BLOG from the Holy Land #4 – Sept. 11th, 2016

Yesterday during a four-hour meeting with Eliyahu Maclean, a founder of the Abrahamic Reunion, and a director of our Holy Land programs, I was struck so deeply by the dangers presented by a desire to help without understanding complex cultural and religious differences. Perhaps the USA is learning this difficult lesson from Iraq, Libya, Afghanistan and Syria, to name a few. Of course the desire to help can be most helpful and charitable but it must be accompanied by an unfettered ego not bound by self-interest, even noble self-interest, and a strong desire and ability to listen. This is the primary reason why political processes take so long and are often so ineffective.

What can we do in the Abrahamic Reunion is to reduce the chance that our helping doesn’t produce the opposite effect. What is the over-arching ego trap we must not fall into and how can we practice the level of listening needed for compassionate success? I’ve so often learned here that the spaces, the unspoken places in conversation often contain more valuable information than what is communicated overtly. Pir Vilayat Khan often spoke and wrote about that which transpires through that which appears and this is the rare talent that must be applied here. Many can hear the outer and act on the information but the mystic, the lover, the truly compassionate one can hear the inner voice of the other. Again and again we see the misunderstandings created by not being able to communicate or hear the real message behind the words.

Can we learn to listen in this way? It seems to require great discipline and love. Our personal ego structure has often trained us to be protective and armored. But to truly help we need to not weigh the balance of our needs and goals with that of the other but strive to know what will create real balance and harmony. This is not a mental process alone but an intuitive awareness that can only be developed in one’s feeling faculties. Not a blind sentimentality that so often turns the desire to help into a morass of confusion but the clear heart developed by real meditation, prayer, and constantly questioning our own motivations and impulses.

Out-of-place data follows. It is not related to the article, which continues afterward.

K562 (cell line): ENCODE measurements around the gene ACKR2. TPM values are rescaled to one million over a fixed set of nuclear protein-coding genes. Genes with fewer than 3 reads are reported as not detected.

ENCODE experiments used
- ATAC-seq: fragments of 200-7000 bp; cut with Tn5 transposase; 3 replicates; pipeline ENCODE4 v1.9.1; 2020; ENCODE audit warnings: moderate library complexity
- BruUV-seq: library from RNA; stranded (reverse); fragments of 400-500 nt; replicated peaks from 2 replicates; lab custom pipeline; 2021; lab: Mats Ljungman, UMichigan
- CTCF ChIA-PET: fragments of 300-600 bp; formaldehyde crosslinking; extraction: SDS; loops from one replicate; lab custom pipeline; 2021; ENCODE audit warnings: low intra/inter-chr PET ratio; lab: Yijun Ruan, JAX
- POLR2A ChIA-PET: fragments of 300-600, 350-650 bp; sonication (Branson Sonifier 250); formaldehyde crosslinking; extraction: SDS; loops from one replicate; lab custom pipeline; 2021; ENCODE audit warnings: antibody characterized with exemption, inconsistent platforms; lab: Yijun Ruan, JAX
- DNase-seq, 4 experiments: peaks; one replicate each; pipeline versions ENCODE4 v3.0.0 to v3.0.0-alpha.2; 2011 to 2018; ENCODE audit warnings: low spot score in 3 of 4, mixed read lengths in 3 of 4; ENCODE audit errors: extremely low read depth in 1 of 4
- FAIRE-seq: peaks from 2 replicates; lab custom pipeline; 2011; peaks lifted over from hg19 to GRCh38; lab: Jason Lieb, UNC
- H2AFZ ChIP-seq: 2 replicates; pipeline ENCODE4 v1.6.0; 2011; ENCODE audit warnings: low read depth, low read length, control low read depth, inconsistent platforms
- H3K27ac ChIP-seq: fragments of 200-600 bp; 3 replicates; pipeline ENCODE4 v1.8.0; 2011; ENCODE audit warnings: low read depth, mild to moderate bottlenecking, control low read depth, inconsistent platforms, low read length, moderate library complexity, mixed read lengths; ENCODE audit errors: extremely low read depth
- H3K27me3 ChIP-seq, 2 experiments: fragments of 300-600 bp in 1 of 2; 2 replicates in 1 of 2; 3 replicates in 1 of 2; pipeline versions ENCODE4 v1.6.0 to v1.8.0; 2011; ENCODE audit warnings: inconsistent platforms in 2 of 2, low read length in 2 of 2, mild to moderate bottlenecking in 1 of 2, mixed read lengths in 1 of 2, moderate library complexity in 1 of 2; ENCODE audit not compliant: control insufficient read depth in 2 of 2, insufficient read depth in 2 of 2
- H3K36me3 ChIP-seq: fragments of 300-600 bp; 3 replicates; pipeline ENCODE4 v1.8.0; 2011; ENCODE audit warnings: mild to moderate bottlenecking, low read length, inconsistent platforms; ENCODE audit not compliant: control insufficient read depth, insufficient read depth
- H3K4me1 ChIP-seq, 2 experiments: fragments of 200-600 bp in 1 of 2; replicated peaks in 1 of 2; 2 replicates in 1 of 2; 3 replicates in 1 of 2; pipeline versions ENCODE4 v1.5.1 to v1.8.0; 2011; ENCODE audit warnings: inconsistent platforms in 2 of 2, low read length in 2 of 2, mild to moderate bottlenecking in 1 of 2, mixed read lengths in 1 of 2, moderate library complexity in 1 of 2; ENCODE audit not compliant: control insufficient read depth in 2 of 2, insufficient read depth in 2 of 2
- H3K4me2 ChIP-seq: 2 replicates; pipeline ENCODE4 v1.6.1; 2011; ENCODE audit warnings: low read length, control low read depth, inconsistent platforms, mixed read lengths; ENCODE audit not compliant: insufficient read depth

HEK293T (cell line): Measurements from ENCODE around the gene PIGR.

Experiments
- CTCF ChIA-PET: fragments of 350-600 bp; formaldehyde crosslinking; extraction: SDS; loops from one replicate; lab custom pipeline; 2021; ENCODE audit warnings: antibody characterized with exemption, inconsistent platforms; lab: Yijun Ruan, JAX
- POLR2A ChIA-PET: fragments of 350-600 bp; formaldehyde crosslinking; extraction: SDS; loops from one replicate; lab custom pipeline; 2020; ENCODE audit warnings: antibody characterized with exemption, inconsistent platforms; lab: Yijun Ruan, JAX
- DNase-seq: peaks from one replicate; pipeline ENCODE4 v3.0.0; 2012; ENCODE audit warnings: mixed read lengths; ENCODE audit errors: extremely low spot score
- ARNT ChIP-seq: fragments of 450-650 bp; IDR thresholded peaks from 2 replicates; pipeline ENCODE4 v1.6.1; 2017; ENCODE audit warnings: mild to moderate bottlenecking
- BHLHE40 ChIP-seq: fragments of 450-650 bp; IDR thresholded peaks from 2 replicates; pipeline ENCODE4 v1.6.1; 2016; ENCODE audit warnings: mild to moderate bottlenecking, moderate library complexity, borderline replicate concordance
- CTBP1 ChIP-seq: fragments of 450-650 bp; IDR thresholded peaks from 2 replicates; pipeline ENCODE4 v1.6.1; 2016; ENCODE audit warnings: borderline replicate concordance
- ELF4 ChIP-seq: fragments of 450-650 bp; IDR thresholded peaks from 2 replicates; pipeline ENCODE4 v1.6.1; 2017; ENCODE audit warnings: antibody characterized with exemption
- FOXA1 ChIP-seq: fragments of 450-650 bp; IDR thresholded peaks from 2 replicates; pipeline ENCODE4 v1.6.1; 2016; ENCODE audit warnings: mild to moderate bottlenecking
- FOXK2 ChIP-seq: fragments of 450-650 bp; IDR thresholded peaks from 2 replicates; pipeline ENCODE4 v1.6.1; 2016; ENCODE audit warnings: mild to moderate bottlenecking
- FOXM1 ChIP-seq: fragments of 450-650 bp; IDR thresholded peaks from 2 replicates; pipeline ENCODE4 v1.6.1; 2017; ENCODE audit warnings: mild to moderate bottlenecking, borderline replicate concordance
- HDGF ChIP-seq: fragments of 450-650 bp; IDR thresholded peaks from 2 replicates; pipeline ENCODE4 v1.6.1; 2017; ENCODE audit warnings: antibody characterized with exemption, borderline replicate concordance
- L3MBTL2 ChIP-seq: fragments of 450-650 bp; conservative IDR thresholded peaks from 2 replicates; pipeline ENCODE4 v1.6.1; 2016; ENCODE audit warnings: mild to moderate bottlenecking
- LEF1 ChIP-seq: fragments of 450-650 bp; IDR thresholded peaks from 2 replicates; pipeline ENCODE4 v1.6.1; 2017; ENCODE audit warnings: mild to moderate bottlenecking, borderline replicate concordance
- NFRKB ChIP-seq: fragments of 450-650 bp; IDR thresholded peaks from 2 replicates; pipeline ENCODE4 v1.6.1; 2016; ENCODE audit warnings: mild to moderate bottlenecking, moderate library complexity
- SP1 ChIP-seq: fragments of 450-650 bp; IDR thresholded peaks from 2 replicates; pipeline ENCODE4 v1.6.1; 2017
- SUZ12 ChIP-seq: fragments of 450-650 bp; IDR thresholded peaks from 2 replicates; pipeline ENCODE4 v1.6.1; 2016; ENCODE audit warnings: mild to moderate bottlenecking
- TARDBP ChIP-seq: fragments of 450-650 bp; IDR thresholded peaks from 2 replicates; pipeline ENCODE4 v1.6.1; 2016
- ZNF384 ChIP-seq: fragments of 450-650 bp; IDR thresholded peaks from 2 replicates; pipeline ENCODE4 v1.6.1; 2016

This is the true peace-making and it requires a training not easily available. It can be taught but it simultaneously must be caught. We are beginning to see an additional role for the Abrahamic Reunion beyond the need to overcome separation. Because of our combined role as facilitator of peace through the means of religion we can also create venues where the potential peace bringers of the future can learn to both listen and learn how to help in ways that bring about lasting healing rather than chaos.

This level of peace bringer has existed in human history when the needs of humanity demanded. Certainly today, when we see chaotic responses to our environmental and societal problems, we must begin to teach this kind of helpfulness that is capable of actually bringing peace.

Shahabuddin BLOG
With love and blessings from the Holy Land,
David Less